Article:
Jackson era’s promotion of the common man gave democracy a momentum that kept going throughout the nineteenth century, but not without doubts and defections. In
Democracy in America
(1835–40) the Frenchman Alexis de Tocqueville (1805–59) wondered if the will of the majority could function as efficiently as the influence of the old privileged classes in preventing the possible abuse of power by centralised government. Men might become equal, but it remained to be seen whether the principle of equality would lead them ‘to servitude or freedom, to knowledge or barbarism, to prosperity or wretchedness’. The pragmatic Orestes Brownson (1803–76) began as a Socialist, lost his faith in the common people and argued for a ruling élite. Emerson’s essay ‘Politics’ warned that the ideal social system had not yet been realised — the aim of democracy was not the perfect state but the fulfilled individual: ‘We think our civilisation near its meridian, but we are yet only at the cock-crowing and the morning star!’ A few years later Melville’s Ishmael was ecstatic about the God-given condition of equality, visible everywhere:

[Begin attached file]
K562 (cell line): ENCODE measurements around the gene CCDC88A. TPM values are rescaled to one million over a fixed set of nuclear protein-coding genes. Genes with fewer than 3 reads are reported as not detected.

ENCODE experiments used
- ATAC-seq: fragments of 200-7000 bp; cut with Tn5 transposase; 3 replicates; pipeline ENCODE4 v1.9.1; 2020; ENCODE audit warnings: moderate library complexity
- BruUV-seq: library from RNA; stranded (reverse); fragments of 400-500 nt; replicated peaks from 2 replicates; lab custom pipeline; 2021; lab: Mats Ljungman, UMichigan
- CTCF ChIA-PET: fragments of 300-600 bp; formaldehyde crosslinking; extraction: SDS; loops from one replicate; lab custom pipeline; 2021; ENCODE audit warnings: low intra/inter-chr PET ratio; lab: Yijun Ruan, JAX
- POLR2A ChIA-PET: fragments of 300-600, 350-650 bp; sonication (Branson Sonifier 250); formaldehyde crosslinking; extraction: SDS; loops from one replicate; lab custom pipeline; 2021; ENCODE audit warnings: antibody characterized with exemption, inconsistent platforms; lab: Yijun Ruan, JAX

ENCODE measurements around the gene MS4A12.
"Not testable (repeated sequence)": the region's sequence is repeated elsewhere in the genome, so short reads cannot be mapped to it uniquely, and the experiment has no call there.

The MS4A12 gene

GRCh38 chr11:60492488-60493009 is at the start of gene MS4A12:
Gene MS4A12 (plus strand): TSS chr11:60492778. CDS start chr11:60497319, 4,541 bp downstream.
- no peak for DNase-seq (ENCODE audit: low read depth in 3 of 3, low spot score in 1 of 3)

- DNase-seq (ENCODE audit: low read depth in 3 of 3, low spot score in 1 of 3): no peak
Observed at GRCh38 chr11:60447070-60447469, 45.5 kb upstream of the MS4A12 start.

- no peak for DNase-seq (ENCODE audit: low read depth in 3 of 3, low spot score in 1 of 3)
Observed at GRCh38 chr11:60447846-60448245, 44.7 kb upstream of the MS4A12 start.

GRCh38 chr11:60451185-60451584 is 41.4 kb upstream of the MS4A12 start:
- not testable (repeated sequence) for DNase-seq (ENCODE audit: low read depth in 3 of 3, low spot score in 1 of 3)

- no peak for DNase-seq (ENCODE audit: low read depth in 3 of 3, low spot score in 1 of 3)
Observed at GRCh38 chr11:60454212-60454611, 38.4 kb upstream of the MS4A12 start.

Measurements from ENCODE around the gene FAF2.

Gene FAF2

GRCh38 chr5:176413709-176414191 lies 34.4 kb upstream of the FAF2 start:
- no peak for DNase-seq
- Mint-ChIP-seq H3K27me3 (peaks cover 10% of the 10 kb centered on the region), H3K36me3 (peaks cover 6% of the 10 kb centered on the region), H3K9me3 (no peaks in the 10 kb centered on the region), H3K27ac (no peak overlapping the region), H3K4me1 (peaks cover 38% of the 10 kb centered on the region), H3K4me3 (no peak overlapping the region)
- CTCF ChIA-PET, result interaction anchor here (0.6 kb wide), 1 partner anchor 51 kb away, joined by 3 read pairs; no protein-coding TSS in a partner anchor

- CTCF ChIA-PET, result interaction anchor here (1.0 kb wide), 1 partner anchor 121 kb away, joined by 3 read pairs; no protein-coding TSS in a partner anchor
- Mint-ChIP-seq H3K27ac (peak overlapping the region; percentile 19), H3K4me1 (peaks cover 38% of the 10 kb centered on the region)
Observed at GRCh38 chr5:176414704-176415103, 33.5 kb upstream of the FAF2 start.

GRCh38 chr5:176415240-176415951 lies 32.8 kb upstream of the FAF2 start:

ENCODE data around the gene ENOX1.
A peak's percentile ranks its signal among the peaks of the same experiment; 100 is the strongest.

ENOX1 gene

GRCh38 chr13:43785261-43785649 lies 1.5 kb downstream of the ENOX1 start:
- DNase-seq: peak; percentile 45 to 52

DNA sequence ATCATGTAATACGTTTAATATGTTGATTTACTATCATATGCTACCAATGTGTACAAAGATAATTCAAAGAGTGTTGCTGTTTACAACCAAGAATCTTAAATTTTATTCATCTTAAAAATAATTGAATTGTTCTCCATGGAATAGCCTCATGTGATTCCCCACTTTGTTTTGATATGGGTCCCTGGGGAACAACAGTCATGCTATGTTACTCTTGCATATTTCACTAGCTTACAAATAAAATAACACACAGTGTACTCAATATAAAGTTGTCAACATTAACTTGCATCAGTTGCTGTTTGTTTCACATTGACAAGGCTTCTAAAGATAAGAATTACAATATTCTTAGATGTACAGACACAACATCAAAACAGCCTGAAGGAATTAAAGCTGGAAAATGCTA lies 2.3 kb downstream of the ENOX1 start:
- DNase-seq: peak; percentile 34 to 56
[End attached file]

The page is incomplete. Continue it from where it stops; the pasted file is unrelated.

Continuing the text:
Thou shalt see it shining in the arm that wields a pick or drives a spike; that democratic dignity which, on all hands, radiates without end from God; Himself! The great God absolute! The centre and circumference of all democracy! His omnipresence, our divine equality!
Walt Whitman heard the voices of Americans, ‘Each singing what belongs to him or her and to none else’; but his own songs in
Leaves of Grass
(1855) were for all with whom he shared a common humanity: ‘Thou throbbest with life and pride and love the same as I/ Therefore for thee the following chants’.